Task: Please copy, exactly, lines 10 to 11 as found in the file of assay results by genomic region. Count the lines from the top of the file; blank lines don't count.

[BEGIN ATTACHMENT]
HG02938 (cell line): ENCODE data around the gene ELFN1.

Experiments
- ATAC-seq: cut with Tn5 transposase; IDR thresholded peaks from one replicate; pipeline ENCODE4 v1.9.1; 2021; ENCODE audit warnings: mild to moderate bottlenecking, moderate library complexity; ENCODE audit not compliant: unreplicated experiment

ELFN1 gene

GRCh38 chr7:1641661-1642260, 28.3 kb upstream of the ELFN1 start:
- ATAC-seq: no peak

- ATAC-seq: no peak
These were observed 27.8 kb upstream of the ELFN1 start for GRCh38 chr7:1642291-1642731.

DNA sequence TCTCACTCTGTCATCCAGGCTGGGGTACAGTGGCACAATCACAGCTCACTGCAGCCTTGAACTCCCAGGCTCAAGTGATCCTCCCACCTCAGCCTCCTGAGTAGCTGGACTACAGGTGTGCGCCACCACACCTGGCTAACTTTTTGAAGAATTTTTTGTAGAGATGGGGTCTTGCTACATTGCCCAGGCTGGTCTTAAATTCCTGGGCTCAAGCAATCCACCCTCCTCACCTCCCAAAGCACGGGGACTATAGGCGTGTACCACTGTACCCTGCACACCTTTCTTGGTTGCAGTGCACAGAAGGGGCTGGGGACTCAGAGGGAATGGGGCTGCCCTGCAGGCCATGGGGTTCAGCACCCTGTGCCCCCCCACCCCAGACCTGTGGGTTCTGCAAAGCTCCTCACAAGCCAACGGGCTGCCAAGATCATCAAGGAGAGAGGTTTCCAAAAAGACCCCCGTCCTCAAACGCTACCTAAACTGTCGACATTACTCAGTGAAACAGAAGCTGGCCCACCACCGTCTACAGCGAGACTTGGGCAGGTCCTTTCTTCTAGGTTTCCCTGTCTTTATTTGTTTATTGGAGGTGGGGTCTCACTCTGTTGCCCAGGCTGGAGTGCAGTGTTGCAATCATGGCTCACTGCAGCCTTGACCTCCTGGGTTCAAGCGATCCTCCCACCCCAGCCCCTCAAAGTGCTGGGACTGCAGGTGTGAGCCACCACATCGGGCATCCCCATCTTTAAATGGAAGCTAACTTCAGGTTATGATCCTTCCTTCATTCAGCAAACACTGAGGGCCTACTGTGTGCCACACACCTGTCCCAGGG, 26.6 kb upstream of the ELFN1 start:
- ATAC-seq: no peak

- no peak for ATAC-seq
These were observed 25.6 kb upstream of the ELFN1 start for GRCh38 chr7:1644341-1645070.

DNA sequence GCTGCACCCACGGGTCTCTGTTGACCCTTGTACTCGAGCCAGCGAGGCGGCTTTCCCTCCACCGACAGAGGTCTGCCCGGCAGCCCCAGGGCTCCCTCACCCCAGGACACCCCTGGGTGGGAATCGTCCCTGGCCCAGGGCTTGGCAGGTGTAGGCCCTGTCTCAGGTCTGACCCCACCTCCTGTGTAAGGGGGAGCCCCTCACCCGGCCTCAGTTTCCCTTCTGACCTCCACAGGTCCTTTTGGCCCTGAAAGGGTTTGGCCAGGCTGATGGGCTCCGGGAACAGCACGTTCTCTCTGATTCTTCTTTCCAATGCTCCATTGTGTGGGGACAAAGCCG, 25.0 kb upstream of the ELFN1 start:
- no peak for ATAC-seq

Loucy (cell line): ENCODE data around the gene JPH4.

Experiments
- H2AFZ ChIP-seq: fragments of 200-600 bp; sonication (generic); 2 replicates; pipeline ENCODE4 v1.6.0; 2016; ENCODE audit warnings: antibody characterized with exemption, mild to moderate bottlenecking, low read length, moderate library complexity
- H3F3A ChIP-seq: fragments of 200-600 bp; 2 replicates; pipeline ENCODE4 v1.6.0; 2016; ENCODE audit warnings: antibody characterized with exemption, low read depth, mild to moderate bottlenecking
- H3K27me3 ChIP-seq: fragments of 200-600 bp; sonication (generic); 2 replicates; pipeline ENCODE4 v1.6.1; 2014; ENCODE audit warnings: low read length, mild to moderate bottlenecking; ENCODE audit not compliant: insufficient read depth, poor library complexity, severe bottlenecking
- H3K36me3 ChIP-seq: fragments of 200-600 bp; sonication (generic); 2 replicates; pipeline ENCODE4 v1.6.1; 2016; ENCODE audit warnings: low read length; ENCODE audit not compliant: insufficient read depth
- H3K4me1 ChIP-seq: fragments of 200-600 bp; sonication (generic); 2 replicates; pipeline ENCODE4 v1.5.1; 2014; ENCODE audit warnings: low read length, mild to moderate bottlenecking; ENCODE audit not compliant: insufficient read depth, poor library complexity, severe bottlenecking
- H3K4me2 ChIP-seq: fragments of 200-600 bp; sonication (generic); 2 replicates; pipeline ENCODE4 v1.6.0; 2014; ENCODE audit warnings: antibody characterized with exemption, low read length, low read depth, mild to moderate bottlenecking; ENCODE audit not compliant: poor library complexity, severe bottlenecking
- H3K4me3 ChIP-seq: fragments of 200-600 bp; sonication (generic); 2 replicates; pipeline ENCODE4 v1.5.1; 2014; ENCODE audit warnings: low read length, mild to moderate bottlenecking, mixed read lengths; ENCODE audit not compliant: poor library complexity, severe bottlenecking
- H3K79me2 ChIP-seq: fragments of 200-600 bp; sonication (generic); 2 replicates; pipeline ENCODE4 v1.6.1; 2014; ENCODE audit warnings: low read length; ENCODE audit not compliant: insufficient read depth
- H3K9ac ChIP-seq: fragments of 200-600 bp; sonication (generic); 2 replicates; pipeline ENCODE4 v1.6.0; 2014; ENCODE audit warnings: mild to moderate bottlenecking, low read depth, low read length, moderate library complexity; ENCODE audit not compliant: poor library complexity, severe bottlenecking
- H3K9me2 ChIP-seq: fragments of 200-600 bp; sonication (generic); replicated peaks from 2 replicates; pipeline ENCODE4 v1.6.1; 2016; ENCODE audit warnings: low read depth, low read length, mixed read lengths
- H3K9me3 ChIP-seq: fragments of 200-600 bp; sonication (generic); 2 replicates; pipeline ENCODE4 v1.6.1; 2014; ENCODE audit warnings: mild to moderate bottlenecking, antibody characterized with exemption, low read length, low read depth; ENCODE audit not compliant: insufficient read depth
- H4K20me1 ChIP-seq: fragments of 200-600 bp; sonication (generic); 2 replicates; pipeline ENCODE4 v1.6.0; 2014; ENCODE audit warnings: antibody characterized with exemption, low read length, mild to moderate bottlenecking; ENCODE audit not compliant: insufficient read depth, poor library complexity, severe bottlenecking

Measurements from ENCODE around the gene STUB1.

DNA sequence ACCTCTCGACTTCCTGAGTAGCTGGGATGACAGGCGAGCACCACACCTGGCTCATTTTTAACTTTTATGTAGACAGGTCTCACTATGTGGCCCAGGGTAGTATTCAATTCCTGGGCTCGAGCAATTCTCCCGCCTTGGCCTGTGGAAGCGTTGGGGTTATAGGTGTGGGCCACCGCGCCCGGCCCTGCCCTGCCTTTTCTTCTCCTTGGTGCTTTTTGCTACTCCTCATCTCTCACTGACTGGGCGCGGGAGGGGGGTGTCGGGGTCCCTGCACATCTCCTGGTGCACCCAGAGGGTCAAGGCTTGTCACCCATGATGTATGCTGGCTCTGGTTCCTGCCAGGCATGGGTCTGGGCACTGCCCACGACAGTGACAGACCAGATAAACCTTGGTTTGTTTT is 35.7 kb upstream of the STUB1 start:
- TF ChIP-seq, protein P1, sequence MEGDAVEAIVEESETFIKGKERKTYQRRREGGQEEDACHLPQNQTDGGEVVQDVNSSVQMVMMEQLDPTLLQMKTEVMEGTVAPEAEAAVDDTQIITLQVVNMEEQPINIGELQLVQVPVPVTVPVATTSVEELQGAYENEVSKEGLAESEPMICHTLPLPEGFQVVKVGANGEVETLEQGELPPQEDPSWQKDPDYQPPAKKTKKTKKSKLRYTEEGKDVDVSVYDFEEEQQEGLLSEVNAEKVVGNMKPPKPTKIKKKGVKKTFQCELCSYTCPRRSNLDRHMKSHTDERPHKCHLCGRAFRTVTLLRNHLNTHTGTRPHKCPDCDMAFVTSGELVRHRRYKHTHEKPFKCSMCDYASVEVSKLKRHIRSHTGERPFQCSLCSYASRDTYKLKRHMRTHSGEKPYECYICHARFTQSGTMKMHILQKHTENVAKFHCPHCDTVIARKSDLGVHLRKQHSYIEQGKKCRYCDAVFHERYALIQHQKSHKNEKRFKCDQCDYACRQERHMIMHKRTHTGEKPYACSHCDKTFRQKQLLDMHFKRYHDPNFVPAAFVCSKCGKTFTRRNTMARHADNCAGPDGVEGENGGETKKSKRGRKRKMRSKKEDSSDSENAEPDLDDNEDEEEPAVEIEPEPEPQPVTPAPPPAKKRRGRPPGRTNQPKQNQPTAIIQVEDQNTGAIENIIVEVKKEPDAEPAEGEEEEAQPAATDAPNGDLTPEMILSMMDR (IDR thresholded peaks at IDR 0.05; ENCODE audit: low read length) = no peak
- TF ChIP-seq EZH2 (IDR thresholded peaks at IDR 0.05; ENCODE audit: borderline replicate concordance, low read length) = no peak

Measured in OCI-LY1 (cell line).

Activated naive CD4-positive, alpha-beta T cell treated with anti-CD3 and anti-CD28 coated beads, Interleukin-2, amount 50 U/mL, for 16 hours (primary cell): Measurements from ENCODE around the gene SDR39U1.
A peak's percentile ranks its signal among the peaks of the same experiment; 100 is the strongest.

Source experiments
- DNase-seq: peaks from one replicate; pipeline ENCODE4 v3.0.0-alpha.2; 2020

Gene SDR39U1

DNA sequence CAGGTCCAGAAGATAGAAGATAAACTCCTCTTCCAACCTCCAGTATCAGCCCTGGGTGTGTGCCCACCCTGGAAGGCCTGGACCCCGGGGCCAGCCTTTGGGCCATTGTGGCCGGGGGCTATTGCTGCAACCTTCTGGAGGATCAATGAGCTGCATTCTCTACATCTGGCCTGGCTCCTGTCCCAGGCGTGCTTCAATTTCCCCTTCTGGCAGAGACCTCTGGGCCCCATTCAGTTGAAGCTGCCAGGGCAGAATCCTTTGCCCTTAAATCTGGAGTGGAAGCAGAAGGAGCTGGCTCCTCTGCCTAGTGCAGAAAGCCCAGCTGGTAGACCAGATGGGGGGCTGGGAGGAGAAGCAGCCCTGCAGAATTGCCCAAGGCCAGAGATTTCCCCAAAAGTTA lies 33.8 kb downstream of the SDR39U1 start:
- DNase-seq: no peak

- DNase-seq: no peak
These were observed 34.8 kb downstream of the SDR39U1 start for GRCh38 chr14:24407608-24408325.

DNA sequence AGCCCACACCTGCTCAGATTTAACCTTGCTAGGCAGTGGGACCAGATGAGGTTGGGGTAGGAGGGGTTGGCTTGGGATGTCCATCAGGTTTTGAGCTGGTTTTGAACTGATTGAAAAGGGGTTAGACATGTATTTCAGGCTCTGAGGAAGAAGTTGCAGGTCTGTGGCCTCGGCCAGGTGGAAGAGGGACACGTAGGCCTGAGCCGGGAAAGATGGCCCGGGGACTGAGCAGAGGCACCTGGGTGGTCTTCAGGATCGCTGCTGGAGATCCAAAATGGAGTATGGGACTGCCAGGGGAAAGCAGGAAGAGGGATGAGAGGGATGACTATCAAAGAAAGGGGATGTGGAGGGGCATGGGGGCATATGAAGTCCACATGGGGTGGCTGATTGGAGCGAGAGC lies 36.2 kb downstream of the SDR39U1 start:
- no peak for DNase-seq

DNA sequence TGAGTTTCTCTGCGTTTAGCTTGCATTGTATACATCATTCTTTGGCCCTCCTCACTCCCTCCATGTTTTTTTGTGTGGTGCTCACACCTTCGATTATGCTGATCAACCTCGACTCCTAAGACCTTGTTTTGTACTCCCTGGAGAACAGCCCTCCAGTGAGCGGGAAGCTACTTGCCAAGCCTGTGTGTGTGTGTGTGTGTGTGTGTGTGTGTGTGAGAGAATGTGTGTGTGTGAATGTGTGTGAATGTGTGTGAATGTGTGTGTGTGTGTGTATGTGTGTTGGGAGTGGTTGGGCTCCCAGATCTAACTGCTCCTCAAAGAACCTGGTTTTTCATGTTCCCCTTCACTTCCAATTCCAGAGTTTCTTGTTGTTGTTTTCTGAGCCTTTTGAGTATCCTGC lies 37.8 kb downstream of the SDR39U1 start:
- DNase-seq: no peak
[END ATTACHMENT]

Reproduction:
- ATAC-seq: no peak

- no peak for ATAC-seq